Amanda J. Alexander


Presentation: 5:00-6:30, LTC Studio



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Community college students make up 38% of the U.S. college student population. However, only 13% of those students transfer to a four-year institution and complete a bachelor’s degree in six years. Although research has documented the many challenges community college students experience, it has been less successful in exploring specific challenges and their impact on the transfer student experience for students without the aid of a transfer pathway program. The purpose of this study is to examine experiences in academic advising and transfer credit articulation and how these areas have helped or hindered community college students without pathway program assistance. Utilizing a qualitative research approach, interviews were conducted with nine community college transfer students at a four-year private university in the Midwest. Analysis of the interview data indicated credit loss, unclear transfer credit policies, and inconsistent advising practices across academic units were significant factors in the students’ timeline to bachelor’s degree completion. Higher education institutions may use these findings to improve the community college transfer student experience by fostering a transfer-friendly academic environment that includes consistency across academic units in the implementation of transfer credit policy and high-quality academic advising.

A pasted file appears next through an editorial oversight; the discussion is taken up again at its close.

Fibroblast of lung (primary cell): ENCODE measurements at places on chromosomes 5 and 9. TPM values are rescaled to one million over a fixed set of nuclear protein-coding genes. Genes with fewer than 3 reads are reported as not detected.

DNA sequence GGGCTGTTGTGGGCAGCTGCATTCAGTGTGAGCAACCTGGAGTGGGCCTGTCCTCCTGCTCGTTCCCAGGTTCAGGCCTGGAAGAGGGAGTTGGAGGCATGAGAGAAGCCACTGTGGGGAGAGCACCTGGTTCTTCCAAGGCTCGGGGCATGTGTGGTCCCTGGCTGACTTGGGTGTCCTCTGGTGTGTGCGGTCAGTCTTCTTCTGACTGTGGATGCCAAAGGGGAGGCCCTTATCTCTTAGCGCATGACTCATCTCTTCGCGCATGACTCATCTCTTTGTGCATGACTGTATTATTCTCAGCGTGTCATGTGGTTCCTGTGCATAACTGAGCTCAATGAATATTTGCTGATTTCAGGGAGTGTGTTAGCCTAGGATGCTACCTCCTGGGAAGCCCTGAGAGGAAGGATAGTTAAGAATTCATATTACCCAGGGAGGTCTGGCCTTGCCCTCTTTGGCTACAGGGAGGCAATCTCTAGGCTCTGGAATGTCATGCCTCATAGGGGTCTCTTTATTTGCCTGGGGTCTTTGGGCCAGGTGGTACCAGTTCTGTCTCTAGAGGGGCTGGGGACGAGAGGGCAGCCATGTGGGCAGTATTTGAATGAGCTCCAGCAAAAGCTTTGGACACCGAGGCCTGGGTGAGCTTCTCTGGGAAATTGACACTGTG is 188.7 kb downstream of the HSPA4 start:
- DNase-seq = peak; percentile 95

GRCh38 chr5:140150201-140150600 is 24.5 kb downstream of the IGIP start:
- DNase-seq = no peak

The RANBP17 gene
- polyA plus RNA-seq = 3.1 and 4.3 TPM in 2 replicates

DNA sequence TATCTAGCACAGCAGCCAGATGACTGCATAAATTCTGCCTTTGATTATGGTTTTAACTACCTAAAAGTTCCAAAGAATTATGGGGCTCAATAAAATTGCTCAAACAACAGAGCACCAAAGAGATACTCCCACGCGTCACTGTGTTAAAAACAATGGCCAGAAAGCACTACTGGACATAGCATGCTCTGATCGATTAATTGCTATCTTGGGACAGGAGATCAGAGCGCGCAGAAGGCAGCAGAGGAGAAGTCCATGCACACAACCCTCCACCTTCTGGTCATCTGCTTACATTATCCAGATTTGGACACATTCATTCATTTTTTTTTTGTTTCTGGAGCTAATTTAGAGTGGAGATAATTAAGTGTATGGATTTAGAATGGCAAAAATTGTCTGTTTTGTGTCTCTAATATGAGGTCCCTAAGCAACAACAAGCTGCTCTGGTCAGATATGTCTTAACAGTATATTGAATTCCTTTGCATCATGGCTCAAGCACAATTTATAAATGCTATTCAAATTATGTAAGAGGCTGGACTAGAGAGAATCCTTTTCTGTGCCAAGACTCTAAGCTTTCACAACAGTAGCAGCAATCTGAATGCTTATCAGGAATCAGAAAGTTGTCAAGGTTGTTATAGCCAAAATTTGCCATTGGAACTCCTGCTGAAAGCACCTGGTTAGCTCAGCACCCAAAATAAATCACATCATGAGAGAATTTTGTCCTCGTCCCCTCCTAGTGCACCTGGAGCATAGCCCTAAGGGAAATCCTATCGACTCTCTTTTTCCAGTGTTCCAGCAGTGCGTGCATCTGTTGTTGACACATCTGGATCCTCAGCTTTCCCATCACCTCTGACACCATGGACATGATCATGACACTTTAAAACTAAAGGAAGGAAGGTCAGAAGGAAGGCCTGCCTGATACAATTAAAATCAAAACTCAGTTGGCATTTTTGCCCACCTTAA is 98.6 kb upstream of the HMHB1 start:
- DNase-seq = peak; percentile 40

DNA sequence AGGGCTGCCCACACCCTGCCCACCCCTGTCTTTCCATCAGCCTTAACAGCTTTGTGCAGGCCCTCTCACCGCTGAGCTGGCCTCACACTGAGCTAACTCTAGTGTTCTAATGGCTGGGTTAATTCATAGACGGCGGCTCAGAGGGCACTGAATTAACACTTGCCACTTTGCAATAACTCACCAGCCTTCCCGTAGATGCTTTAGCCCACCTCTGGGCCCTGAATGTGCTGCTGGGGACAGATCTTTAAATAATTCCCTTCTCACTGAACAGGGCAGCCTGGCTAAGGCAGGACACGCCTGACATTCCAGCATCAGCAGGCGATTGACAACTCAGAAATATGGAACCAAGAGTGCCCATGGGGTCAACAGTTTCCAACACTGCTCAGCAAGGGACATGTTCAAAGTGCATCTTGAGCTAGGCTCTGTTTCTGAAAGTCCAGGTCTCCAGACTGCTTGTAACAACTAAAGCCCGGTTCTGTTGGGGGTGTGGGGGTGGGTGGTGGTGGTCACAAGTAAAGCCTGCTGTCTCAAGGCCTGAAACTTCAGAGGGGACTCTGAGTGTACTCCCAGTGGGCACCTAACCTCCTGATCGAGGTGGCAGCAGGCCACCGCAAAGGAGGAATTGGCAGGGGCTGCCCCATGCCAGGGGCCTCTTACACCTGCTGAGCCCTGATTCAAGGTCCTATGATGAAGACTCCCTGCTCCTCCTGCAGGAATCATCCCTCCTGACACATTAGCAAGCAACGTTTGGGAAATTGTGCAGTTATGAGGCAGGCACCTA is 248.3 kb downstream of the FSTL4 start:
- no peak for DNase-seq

Publication Date


Project Designation

Graduate Research

Primary Advisor

Graham F. Hunter

Primary Advisor's Department

Counselor Education and Human Services


Stander Symposium, School of Education and Health Sciences

Building Bridges, Removing Barriers: Academic Advising and Articulation Experiences of Community College Transfer Students